Woody Biomass Production in the South: A Vision and a Need
As a nation, we face a serious challenge in building and integrating renewable natural resources in a manner that is not only sustainable but meets future demands for energy, liquid fuels, and food systems. This is both a technological challenge and a paradigm shift, as the United States and the world move from a fossil fuel-driven economic system to a renewable natural resources-based economy.
The use of woody biomass for bioenergy and biofuels will play a critical role as the United States seeks to become energy independent. The US Department of Energy (DOE) believes the Southeast will play a major role in the production of biomass.
The DOE report, better known as the Billion-Ton Report and later as the Billion-Ton Report Update, stated that biomass production of annual crops and forest tree species is favored in the Southeast due to a favorable climate and excellent growing conditions. This report described forest resource biomass as logging residues, excess biomass from forestlands, primary and secondary wood processing mill residues, pulping liquors, and urban wood residues (http://www1.eere.energy.gov/biomass/pdfs/billion_ ton_update.pdf).
The resilience and productivity of the southern United States has played a key role in the development of the region. From forests, we produce a wide variety of products including lumber, chemicals, pulp and paper, and specialty products. Today the Southern forest covers more than 200 million acres; however, recent estimates suggest that more than 12 million acres will likely be lost by 2020, primarily due to urban expansion (Treasure et al. 2008).
The use of woody biomass for energy and fuel has been discussed since the first oil embargo of the 1970s, but only a limited amount of research and development has taken place. Very few operational biofuels production systems are actually in place today.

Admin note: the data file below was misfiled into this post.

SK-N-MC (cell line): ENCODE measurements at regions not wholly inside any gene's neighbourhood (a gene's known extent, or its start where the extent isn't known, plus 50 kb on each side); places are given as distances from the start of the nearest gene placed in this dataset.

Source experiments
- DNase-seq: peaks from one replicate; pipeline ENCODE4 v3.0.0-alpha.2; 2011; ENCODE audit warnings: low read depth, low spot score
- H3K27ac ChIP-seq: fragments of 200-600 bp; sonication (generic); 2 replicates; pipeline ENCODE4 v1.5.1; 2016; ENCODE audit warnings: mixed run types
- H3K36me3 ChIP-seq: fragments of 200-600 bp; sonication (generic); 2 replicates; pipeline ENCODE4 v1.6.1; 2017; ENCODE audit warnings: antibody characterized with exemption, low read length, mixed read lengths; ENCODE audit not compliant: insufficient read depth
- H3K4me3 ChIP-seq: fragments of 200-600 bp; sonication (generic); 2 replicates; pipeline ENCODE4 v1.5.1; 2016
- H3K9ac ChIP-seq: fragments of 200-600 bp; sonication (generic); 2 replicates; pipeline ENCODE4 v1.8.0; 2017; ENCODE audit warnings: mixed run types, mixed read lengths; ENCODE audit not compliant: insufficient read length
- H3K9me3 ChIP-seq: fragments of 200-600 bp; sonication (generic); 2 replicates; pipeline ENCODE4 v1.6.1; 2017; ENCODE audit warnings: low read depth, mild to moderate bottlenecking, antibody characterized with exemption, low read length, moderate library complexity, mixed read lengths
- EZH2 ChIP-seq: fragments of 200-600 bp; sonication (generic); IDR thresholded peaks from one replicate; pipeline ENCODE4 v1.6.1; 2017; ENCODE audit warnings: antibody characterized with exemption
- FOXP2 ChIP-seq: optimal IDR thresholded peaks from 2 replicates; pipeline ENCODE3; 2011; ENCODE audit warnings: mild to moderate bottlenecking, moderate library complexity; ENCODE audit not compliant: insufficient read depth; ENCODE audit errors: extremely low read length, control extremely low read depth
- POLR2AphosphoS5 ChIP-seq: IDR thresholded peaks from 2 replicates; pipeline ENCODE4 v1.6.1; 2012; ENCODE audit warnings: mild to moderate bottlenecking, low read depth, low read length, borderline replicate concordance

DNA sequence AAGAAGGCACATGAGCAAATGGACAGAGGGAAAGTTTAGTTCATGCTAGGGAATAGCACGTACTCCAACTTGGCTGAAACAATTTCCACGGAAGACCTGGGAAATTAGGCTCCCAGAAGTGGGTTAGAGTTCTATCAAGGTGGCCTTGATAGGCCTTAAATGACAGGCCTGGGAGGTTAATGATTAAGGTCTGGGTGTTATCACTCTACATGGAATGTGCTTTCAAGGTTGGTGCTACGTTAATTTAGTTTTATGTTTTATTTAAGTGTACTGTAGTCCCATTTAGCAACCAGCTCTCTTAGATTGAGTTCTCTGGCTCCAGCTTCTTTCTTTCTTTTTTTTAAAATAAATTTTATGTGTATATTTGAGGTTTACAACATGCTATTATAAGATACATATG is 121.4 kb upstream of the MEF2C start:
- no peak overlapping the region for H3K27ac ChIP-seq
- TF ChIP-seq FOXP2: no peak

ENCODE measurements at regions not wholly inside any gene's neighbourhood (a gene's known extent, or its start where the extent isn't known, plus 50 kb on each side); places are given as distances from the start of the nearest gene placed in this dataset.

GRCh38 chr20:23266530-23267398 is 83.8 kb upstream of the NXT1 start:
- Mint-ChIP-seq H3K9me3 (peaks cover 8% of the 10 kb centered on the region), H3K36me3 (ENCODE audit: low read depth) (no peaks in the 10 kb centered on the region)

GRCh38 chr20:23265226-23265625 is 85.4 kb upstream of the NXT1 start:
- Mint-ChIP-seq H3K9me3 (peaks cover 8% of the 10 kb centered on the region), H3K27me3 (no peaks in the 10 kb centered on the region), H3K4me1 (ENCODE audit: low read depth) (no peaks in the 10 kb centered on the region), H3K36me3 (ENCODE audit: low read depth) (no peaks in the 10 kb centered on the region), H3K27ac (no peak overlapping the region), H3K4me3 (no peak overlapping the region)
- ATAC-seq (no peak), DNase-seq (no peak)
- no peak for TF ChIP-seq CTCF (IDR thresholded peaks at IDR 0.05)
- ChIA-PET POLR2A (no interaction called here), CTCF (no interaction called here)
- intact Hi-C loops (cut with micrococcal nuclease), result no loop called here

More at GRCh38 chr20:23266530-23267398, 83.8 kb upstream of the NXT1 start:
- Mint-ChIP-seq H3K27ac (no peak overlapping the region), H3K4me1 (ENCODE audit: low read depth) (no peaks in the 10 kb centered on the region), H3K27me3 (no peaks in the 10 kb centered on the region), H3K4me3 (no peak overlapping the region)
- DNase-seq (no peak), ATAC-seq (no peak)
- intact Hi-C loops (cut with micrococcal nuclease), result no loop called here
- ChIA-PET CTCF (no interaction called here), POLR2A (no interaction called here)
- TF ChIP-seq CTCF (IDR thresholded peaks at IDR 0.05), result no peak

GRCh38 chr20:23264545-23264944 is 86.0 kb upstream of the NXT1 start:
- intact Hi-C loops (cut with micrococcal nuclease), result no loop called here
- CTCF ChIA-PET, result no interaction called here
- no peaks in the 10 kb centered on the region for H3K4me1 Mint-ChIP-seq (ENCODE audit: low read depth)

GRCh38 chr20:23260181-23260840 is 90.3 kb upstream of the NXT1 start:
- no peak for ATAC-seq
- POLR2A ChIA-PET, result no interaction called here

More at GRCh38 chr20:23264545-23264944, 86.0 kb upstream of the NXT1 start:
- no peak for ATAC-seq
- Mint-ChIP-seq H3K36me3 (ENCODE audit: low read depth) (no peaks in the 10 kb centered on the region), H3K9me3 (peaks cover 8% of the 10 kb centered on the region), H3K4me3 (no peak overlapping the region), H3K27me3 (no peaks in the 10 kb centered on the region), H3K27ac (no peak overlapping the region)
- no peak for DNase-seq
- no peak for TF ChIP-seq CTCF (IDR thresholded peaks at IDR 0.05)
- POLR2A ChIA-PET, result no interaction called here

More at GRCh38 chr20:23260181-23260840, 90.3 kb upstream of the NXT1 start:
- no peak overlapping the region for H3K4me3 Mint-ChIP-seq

It is critically important that research and development in the field of biomass utilization and conversion not only continues but increases to ensure the use of wood as an economical feedstock. Woody biomass will become an increasingly important renewable source for both bioenergy and biofuel production. Besides the sources described above, woody biomass should also include dedicated energy plantations, logging residues (especially from natural hardwood stands), thinnings from traditional plantations, and salvaged material from disasters.
Some of the benefits of woody biomass include:
- Less capital-intensive conversion technologies employed for exploiting the energy potential.
- Attractive opportunity for local and regional energy self-sufficiency.
- Viable alternative to fossil fuel use.
- Reduction in greenhouse gas emissions.
- Opportunities for local farmers, entrepreneurs, and rural populations to make use of its sustainable development potential (Zafar 2008).
While advanced second-generation fuels (i.e., those resulting from lignocellulosic technologies) seem to be on the horizon, this process has not been commercially employed. Fortunately, second-generation fuels can also be made from a technology known as pryolysis. This is the thermochemical decomposition of organic material at elevated temperatures in the absence of oxygen. This work has been a major focus of research at Mississippi State University and has proven its worth for developing various biofuels, such as boiler fuel, green gasoline, jet fuel, and biodiesel.